|Dolce & Gabbana Needlepoint Lace Dress|
This dress just won’t go away. This horrible, dreadful, no good Dolce & Gabbana dress seems to be everywhere, and I can’t figure out why. It is one of the ugliest dresses I have ever seen! I have seen it on the television show Fashion Police, thanks to Emma Stone's poor decision to wear it. And I keep seeing it in magazines. UGGGGGGGGH. Can I tell you why I dislike this dress so much? Do you want to know? Too bad, if you don’t. I’m going to detail it anyway.
Let’s start with the sleeves. These poofy elbow length sleeves are the exact same sleeves that were on the dress my mum made for my fifth grade graduation dress. I loved that dress. And it was okay for me to love those sleeves then, because I was ten. Those are little girl sleeves. Those sleeves were also on MANY of the dresses I saw in this catalog that came around Christmas and Easter time – I think it might have been called the Toy Soldier, or something along those lines. They carried matching dresses for sisters and mothers. They were quite expensive, and a lot of their dresses had a similar sleeve aesthetic. I couldn’t figure out then why my mother wouldn’t want to wear a dress just like mine! NOW I get it. Thank you, mother, for not ever dressing like a ten year old while you were in your forties. The only place where it is appropriate for grown women to wear sleeves like that is on sister-wife compounds hidden in the west in Arizona or Utah or Nevada… and that is because those women have so many other problems that sleeves are the last thing they need to be worrying about.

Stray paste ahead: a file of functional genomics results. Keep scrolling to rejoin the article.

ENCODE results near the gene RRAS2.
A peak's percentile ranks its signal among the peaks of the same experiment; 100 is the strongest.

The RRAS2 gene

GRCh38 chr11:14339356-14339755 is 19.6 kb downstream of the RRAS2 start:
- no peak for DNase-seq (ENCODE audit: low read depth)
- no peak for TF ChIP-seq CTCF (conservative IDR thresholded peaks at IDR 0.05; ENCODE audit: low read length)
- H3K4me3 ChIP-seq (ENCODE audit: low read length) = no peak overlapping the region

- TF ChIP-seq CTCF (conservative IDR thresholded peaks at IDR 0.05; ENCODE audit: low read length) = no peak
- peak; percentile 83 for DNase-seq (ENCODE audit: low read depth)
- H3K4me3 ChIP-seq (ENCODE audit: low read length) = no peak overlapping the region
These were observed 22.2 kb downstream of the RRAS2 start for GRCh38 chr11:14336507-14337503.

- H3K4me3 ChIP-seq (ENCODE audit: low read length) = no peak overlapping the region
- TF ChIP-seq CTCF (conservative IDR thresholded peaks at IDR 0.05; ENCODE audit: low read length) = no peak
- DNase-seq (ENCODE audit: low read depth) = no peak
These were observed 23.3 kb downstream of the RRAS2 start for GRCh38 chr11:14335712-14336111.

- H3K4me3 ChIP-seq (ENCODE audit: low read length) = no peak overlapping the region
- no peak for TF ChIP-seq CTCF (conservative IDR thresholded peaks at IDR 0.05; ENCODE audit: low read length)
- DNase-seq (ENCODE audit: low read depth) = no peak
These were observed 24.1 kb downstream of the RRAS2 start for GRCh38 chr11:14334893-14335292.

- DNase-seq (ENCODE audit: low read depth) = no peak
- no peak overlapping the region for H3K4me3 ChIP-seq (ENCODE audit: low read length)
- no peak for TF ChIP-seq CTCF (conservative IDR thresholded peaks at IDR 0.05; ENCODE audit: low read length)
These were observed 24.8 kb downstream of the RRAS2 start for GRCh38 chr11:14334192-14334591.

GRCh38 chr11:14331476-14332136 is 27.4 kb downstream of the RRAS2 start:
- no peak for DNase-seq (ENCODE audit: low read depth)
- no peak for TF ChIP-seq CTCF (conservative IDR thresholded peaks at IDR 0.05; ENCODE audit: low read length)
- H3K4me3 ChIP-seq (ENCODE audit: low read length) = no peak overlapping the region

When I think of the sorts of things that people needlepoint, samplers, pillows, and decorative wall-hangings come to mind. Large quantities of lace make me think of curtains. This dress is about half lace, half needlepoint. It should be in someone’s living room. In a window? Although, I certainly wouldn’t want it in my window. The needlepoint is sort of strategically placed on the dress to say, “Here are the wide parts.” And it would be difficult for a young girl to wear that much lace and not look old (or like she should, perhaps, be in a coffin). It covers the knee, so it’s business length, and there’s nothing coquettish about it.
The pattern: oh my. My mum – she saw it and recoiled. She’s Pennsylvania Dutch, a quirky sect of German Americans with a culture that remains fairly German countryside. “It looks like a German tablecloth,” she said. To which I responded, “No German would allow that into their home.” I could see my Grandma intentionally spilling jars of pickled beet juice on this dress so that it would have to be thrown in the trash. (If you are unfamiliar with pickled beets because you do not have family hailing from Amish country or others places where they might pickle beets, they are mulberry red. They sit in mulberry red Crayola crayon colored juice that does not come out of any textile, can stain countertops, and for all intensive purposes is indelible). My mum and I then decided that this pattern is what would happen if a little Chinatown knockoff shop tried to replicate a Pennsylvania Dutch needlepoint tablerunner. So, you silly rich girls with your bad taste, go ahead and spend eleven grand on this dress and wear it out. See what happens! Forget the paint guns, I’m going to go find some pickled beets. WATCH OUT! I’m coming for you!